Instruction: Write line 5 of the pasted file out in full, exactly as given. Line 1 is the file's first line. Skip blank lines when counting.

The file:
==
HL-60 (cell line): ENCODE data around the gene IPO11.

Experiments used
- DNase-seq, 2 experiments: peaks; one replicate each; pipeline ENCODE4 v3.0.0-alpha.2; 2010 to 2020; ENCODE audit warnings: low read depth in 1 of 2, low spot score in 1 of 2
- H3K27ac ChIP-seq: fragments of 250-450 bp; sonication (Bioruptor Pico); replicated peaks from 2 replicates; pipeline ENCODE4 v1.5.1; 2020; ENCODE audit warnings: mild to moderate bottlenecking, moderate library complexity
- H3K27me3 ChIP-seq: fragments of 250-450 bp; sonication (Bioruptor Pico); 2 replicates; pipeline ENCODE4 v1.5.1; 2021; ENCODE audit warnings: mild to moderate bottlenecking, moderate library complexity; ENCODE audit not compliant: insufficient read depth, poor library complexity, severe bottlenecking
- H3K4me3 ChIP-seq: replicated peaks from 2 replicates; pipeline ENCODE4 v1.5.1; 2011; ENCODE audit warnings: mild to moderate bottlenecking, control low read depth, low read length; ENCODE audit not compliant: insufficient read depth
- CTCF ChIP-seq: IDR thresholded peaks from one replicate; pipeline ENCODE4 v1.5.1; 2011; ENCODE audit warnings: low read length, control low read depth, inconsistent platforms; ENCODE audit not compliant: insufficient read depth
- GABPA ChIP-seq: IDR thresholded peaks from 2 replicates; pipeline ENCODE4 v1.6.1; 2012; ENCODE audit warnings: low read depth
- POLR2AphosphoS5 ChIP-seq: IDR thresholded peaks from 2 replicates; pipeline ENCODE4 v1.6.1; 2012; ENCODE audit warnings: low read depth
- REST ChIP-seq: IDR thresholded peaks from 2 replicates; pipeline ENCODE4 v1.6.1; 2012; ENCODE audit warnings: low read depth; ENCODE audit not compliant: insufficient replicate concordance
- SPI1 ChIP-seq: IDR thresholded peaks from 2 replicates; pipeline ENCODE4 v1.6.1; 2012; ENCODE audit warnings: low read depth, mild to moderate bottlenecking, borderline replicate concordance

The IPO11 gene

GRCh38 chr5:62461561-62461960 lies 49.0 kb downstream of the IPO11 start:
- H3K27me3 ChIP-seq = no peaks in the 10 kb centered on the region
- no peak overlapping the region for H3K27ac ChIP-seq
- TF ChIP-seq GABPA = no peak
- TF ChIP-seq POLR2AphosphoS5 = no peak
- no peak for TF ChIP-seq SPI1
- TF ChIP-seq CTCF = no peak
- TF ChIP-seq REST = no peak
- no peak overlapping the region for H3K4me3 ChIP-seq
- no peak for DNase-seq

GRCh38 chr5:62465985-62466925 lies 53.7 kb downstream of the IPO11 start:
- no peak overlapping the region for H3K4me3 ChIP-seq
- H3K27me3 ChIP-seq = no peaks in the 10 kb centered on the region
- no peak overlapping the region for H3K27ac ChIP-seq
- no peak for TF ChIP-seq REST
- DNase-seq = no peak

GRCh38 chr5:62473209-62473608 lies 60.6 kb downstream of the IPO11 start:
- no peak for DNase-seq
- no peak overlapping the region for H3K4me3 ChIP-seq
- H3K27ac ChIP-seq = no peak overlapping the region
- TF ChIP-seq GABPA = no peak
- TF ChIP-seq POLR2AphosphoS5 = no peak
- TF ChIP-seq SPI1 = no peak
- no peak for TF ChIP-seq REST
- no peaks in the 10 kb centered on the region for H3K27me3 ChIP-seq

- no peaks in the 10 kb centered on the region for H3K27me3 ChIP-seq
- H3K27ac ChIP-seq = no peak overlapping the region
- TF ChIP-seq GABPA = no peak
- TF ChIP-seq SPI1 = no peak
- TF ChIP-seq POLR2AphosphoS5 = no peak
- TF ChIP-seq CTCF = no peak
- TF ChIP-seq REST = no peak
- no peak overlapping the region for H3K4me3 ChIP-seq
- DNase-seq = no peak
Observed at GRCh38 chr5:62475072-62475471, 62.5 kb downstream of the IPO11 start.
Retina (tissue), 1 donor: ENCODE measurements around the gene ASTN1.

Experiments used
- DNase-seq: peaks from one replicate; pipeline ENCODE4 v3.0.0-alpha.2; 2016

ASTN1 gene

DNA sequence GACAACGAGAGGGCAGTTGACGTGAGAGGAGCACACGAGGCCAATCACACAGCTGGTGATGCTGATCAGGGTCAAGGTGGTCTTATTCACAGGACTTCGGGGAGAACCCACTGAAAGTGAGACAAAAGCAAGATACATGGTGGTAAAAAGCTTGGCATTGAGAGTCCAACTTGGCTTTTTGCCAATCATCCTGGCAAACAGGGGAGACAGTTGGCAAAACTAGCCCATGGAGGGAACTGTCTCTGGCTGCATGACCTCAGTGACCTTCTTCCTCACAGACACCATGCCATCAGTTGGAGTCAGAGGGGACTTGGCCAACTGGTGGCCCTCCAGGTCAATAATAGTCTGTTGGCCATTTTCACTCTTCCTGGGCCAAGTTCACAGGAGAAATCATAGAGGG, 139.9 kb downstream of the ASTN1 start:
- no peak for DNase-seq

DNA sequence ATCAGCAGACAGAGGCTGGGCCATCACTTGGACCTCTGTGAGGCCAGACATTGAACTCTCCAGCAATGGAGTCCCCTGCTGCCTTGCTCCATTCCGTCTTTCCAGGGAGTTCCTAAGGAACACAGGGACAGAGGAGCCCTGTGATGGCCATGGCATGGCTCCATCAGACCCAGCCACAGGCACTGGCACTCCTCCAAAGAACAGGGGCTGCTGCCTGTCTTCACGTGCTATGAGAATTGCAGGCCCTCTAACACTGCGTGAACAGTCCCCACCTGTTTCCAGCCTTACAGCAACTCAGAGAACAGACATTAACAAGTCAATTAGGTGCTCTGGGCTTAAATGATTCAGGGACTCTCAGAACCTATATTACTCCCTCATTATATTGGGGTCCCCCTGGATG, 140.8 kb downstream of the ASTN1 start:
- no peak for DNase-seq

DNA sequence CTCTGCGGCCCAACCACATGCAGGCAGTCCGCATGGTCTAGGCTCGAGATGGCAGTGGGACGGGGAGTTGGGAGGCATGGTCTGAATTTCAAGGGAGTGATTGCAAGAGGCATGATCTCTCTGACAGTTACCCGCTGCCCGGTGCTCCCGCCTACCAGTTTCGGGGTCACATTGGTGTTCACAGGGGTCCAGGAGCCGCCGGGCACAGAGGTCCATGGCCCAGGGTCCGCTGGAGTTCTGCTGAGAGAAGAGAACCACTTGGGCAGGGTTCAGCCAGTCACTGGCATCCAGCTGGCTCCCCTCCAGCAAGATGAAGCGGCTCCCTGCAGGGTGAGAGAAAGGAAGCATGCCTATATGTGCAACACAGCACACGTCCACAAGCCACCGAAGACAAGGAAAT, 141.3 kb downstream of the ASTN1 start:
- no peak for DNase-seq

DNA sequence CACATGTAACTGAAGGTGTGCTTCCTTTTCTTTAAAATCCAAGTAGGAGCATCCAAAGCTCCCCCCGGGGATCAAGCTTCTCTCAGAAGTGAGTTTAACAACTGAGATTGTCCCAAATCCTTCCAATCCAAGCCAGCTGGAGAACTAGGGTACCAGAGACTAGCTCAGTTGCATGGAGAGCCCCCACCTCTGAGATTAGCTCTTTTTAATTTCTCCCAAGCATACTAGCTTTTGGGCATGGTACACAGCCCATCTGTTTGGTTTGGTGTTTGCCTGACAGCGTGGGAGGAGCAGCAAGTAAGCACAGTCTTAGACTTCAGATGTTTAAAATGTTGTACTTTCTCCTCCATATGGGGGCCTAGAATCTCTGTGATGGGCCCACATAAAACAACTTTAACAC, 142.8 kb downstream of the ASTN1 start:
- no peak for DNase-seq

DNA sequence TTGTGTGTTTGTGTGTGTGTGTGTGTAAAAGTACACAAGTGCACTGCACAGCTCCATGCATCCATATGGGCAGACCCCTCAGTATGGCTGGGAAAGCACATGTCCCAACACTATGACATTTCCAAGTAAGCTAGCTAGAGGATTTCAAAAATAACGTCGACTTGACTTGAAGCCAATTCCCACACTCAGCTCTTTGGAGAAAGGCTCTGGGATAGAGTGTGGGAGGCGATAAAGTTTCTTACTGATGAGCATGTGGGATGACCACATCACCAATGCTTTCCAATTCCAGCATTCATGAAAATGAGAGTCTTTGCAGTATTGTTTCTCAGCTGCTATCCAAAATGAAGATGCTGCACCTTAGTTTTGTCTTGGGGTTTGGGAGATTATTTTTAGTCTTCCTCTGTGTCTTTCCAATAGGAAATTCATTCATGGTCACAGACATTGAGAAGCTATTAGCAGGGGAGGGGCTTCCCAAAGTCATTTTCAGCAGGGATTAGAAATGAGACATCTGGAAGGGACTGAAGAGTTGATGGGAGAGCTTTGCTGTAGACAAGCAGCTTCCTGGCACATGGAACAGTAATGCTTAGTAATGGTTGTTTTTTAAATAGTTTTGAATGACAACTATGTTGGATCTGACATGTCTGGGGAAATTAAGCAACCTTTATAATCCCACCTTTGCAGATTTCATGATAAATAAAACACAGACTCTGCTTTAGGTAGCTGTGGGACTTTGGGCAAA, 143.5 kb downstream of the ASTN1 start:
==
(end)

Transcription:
- H3K27me3 ChIP-seq: fragments of 250-450 bp; sonication (Bioruptor Pico); 2 replicates; pipeline ENCODE4 v1.5.1; 2021; ENCODE audit warnings: mild to moderate bottlenecking, moderate library complexity; ENCODE audit not compliant: insufficient read depth, poor library complexity, severe bottlenecking